How to use Visual Studio Code to deploy applications to SQL Server Big Data Clusters

Applies to: SQL Server 2019 (15.x)

This article describes how to deploy applications to a SQL Server big data cluster. We'll use Microsoft Visual Studio Code and the App Deploy extension.


The Microsoft SQL Server 2019 Big Data Clusters add-on will be retired. Support for SQL Server 2019 Big Data Clusters will end on February 28, 2025. All existing users of SQL Server 2019 with Software Assurance will be fully supported on the platform and the software will continue to be maintained through SQL Server cumulative updates until that time. For more information, see the announcement blog post and Big data options on the Microsoft SQL Server platform.



The App Deploy extension supports the following tasks in Visual Studio Code:

  • Authenticates with SQL Server big data cluster.
  • Retrieves an application template from GitHub repository for deployment of supported runtimes.
  • Manages application templates currently open in the user's workspace.
  • Deploys an application through a specification in YAML format.
  • Manages deployed apps within SQL Server big data cluster.
  • Displays all apps that you have deployed in the side bar with additional information.
  • Generates a run spec to consume the app or delete the app from the cluster.
  • Consumes deployed apps through a run specification YAML.

The following sections walk through installation of App Deploy. They also provide an overview on how it works.

How to install the App Deploy extension in Visual Studio Code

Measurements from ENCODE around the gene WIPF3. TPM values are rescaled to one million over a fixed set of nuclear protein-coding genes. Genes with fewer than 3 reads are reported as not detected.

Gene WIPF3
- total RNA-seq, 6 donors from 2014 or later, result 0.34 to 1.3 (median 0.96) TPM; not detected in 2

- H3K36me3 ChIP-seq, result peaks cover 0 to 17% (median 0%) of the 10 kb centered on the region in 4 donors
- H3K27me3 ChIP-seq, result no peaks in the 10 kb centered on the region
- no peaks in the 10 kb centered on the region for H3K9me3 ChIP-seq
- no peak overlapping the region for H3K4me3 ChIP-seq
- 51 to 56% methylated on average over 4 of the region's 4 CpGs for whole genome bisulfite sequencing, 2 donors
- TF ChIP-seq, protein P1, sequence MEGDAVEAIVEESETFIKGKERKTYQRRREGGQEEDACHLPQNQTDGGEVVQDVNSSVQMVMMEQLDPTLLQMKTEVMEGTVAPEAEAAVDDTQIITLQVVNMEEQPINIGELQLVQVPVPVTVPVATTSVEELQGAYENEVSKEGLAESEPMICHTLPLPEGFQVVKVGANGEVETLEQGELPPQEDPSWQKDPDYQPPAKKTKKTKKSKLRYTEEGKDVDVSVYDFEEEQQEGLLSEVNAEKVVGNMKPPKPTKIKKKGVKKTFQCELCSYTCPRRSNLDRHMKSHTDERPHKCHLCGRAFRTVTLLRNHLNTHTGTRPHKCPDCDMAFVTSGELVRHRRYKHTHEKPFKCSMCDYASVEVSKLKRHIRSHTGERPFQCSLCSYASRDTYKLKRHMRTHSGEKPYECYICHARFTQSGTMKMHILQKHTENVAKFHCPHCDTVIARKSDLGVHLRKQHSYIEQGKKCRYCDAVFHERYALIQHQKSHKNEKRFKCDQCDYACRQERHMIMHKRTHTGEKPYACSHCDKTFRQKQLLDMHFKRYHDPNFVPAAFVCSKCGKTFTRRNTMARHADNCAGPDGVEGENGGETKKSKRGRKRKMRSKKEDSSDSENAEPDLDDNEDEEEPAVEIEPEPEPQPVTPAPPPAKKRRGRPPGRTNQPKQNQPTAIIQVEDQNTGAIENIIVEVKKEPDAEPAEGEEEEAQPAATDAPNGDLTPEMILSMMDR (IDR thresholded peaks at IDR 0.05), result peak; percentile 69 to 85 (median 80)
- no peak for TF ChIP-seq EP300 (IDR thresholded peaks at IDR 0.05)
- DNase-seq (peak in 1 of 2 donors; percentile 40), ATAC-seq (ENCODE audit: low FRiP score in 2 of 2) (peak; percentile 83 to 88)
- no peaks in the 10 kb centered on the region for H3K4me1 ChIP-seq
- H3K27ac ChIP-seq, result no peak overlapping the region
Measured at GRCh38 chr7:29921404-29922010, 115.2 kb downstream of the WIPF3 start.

In Visual Studio Code, install the App Deploy extension:

  1. To install App Deploy as part of Visual Studio Code download the extension from GitHub.

  2. Launch Visual Studio Code and navigate to the Extensions sidebar.

  3. Click the context menu on the top of the side bar and select Install from vsix.

    Install VSIX

  4. Find the sqlservbdc-app-deploy.vsix file you downloaded and choose it to install.

After App Deploy successfully installs, it prompts you to reload Visual Studio Code. You should now see the SQL Server BDC App Explorer in the Visual Studio Code sidebar.

Load App Explorer

Select the Extensions icon in the sidebar. A side panel loads and displays App Explorer.

A screenshot that shows App Explorer with no apps or app specifications.

Connect to the cluster endpoint

You can use any of the following methods to connect to the cluster endpoint:

  • Click on the status bar at the bottom that says SQL Server BDC Disconnected.
  • Or click on the Connect to Cluster button at the top with the arrow pointing into a doorway.

Visual Studio Code prompts you for the appropriate endpoint, username, and password.

Connect to the endpoint Cluster Management Service with port 30080.

You can also find this endpoint from the command line with the following command:

azdata bdc endpoint list

Another way to retrieve this information is to navigate to the server in Azure Data Studio and right-click Manage. The endpoints for services are listed.

ADS End Point